What are some of your favorite museums or exhibitions? Well, because of my background as a musician and love for music history, I tend to like exhibits that focus in that area and am happy to have been part of the creation of a number of institutions that continue to tell the story of different genres and cultures of music. Beyond that, now that I am a new father again after a long time, I am sure that this will give me more reason to visit a wide range of historical, science and other museums beyond just the projects I work on.


Can you talk a little about some of your current projects? We have a nice blend of museum and exhibit projects right now, including the National Museum of African American History & Culture and the Museum of the Bible, both in DC. Also, the Museum of the American Revolution in Philadelphia and the new Air & Space Center at the California Science Center in LA. We just recently finished the Canadian Museum for Human Rights in Winnipeg and are in the midst of wrapping up the USA Pavilion at the World Expo in Milan, Italy.


If money were no object, what would your “dream” exhibit project be? One of two things – either an exhibit involving the history of music performance, where virtual reality-based sound, video and motion technology can take small audiences back in time to be part of some of the most memorable music concerts ever performed – or a museum of superheroes that portrays the evolution of many of the major characters in comics, TV and movies with lots of supporting media and soundscapes included!


Thanks Steve for sharing your insights with ExhibiTricks readers!

You can find out more about Steve's company, SH Acoustics,  by visiting the SH website.   Steve is also a member of the Praxis Museum Projects Group, a collaborative group of professionals striving to improve museum practice. 


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Friday, April 17, 2015

Popular But Not Good (PBNG)



At a restaurant in Pittsburgh recently, the waitress described some items as "popular" and others as "good."  There was something about the way she used those words that made me want to dig a little deeper into her descriptions when we were actually ready to order.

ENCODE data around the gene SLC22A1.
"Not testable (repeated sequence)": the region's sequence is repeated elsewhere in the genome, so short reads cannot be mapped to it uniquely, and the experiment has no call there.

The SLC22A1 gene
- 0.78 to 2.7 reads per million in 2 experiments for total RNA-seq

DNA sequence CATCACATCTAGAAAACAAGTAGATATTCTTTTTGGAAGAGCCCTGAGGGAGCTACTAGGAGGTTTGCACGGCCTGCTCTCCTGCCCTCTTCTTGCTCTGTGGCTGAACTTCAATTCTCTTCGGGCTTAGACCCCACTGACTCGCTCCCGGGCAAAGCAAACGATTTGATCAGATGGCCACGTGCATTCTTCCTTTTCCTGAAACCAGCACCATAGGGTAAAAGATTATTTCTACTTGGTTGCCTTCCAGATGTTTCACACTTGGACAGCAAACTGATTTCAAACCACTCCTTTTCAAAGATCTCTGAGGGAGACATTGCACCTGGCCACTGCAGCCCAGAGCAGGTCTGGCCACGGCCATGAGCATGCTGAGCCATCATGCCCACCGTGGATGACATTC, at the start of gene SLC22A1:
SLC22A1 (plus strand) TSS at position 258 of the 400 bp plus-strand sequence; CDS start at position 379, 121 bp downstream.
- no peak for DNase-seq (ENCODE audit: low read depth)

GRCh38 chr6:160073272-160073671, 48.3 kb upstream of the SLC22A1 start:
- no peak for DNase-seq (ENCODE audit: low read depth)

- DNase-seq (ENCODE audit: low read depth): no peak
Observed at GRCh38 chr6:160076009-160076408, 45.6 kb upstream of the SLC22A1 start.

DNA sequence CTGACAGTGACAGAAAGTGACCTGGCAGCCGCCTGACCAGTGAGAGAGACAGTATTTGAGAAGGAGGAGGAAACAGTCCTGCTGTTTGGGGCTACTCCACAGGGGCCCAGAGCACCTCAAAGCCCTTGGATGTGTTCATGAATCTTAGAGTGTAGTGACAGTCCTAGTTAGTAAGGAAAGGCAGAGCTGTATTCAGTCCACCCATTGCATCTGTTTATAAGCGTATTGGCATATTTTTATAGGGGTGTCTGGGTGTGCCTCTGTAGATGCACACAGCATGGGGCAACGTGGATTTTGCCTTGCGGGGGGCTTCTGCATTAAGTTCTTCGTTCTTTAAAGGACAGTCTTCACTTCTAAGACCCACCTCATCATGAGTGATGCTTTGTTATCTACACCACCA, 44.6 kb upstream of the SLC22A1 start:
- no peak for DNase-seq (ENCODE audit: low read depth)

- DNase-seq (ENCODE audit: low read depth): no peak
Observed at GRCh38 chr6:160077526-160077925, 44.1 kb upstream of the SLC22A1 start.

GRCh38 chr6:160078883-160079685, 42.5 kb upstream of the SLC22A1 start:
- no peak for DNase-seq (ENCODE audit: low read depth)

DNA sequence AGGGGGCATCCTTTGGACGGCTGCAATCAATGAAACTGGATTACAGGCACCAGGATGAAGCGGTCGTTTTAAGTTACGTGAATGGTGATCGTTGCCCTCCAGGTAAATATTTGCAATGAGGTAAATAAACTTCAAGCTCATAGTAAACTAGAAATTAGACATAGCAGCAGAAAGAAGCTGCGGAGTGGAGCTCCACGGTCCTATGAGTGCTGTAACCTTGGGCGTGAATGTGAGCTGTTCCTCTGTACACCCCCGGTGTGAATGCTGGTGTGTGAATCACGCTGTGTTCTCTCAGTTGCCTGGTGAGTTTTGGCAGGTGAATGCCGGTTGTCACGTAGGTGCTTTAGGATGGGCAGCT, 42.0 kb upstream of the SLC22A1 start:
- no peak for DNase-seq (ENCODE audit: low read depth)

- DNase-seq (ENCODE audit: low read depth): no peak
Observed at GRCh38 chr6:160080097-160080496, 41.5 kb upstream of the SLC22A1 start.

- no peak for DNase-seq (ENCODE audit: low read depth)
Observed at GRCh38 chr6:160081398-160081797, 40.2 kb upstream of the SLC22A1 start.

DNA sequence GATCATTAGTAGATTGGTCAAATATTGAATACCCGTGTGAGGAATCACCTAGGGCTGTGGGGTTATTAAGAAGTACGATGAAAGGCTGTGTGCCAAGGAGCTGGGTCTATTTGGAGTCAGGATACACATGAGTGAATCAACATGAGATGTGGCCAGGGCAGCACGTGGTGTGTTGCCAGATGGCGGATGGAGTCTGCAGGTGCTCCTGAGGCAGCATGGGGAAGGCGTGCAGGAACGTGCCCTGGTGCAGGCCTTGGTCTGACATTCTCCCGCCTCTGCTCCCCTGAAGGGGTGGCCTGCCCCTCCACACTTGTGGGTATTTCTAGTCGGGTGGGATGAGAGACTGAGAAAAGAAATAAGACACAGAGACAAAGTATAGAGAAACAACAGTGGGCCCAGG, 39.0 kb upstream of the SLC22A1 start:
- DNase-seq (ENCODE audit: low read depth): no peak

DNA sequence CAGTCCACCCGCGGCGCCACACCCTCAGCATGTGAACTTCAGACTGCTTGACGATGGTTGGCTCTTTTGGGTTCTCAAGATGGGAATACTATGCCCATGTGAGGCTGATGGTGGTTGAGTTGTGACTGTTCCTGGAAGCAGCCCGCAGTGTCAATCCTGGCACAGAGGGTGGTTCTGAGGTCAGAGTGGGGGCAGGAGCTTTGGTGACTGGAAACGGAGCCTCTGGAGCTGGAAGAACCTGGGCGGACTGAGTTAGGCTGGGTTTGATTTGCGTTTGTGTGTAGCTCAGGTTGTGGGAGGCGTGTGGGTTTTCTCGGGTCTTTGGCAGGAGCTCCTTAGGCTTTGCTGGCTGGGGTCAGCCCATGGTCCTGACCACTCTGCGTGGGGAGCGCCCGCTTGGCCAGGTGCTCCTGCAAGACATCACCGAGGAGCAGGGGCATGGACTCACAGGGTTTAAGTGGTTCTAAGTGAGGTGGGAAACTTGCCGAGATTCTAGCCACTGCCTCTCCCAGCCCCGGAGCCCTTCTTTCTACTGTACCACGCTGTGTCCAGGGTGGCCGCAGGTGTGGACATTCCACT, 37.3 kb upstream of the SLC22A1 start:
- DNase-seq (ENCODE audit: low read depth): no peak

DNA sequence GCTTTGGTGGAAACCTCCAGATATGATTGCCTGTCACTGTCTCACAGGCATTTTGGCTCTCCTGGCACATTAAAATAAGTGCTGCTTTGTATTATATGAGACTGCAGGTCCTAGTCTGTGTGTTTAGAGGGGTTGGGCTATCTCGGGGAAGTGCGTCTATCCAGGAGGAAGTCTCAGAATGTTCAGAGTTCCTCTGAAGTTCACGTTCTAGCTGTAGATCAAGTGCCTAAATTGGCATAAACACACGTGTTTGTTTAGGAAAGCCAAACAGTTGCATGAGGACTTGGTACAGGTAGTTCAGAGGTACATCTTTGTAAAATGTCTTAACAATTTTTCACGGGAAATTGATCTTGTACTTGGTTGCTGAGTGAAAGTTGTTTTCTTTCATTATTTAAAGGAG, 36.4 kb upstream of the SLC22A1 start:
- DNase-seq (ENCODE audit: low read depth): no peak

It soon became clear that most of the "popular" items at this particular restaurant were actually mediocre.  In some cases, the waitress wasn't even sure why people kept ordering those particular items over and over again.  (The waitress was kind enough to suggest an off-menu combination of a veggie tempura taco with added shrimp that was awesome!)

Being that I was dining with fellow museum folks, I couldn't help remarking that there are also many things in museums, or in museum practice, that are "popular" but not "good" (or PBNG for short.) One example of PBNG is the continued, and often thoughtless, recycling of old exhibit warhorses (especially inside Children's Museums) like mini grocery stores or dig pits. Piles of wooden blocks thrown onto a table are not a smartly designed building exhibit!  (I've written previous posts about why grocery store exhibits are not just bad for museums, but bad for the planet.)

It's not that these types of exhibits are inherently bad, or can't be done in creative ways, but the basic frameworks just seem to attract clich├ęd ideas and lazy design approaches.

The second PBNG idea that impacts every type of museum and every type of museum designer is the RFP (Request For Proposals) process.  If ever there was an overly onerous procedure designed to ostensibly help museums separate the wheat from the chaff, the RFP process is it.  It is so often unfair and unrealistic to proposers that a selection process involving throwing darts at a grid of names seems brilliant by comparison.

So now that I've outlined how popular, but not good, some types of exhibits and RFP processes can be, what suggestions for improvements or substitutes can I offer?

By happy coincidence, I will be speaking at sessions during the upcoming AAM (American Alliance of Museums) Annual Meeting and the ACM (Association of Children's Museums) InterActivity Conference that will be addressing both these PBNG topics head-on.

First up, in Atlanta The Museum Group will be hosting a series of Conversations on a range of interesting topics.  I'll be part of the Conversation entitled, "Writing and Responding to RFPs: The Dance Everyone Can Do Better" which will take place at the Glenn Hotel on Monday, April 27th from 2:00 - 3:15 p.m.  Hope to see you there!

Then in Indianapolis, during ACM's InterActivity, I'll be part of a fun session called "Material Matters: Thoughtful Choices for High-Impact Visitor Engagement" in Marriott Ballroom 10 on Wednesday, May 13th starting at 3:00 p.m.

I'll be recapping the action at both conferences, so follow along on my Twitter feed @museum_exhibits and on my POW! Facebook page